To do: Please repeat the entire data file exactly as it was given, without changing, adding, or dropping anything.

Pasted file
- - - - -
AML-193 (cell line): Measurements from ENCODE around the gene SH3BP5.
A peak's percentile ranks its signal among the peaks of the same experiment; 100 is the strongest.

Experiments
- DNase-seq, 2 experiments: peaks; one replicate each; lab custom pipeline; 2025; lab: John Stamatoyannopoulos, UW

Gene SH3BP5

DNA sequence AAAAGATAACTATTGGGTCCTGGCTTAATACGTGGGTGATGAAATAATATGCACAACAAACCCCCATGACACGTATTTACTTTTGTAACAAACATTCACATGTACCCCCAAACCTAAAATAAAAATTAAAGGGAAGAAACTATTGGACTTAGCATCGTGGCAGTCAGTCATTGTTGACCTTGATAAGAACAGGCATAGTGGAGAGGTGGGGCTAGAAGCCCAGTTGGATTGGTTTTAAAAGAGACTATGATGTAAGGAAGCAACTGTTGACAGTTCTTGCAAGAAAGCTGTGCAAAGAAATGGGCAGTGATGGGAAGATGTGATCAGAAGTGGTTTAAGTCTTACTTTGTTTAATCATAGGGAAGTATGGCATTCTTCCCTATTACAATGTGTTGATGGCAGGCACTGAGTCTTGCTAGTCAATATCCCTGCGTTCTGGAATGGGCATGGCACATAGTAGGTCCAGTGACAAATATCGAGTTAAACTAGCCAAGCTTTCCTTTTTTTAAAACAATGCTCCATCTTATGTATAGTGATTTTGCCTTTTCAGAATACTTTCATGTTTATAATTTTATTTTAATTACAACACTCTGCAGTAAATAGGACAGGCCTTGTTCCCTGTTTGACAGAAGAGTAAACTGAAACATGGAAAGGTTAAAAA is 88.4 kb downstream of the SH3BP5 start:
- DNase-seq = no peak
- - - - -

AML-193 (cell line): Measurements from ENCODE around the gene SH3BP5.
A peak's percentile ranks its signal among the peaks of the same experiment; 100 is the strongest.

Experiments
- DNase-seq, 2 experiments: peaks; one replicate each; lab custom pipeline; 2025; lab: John Stamatoyannopoulos, UW

Gene SH3BP5

DNA sequence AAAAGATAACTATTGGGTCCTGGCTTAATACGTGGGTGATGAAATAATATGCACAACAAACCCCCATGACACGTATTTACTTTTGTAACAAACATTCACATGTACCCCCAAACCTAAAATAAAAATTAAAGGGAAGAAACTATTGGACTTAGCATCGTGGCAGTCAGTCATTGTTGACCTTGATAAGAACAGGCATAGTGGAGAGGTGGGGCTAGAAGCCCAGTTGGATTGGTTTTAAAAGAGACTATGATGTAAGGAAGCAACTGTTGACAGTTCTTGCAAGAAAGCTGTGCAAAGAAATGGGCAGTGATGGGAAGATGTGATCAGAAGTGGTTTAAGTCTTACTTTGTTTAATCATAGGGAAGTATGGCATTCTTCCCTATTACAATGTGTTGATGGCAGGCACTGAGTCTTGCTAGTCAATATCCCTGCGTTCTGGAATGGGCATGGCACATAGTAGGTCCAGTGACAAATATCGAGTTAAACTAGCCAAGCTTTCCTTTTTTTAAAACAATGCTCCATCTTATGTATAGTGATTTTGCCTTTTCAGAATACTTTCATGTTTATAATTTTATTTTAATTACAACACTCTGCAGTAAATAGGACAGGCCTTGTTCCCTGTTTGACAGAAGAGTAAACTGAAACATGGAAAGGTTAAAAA is 88.4 kb downstream of the SH3BP5 start:
- DNase-seq = no peak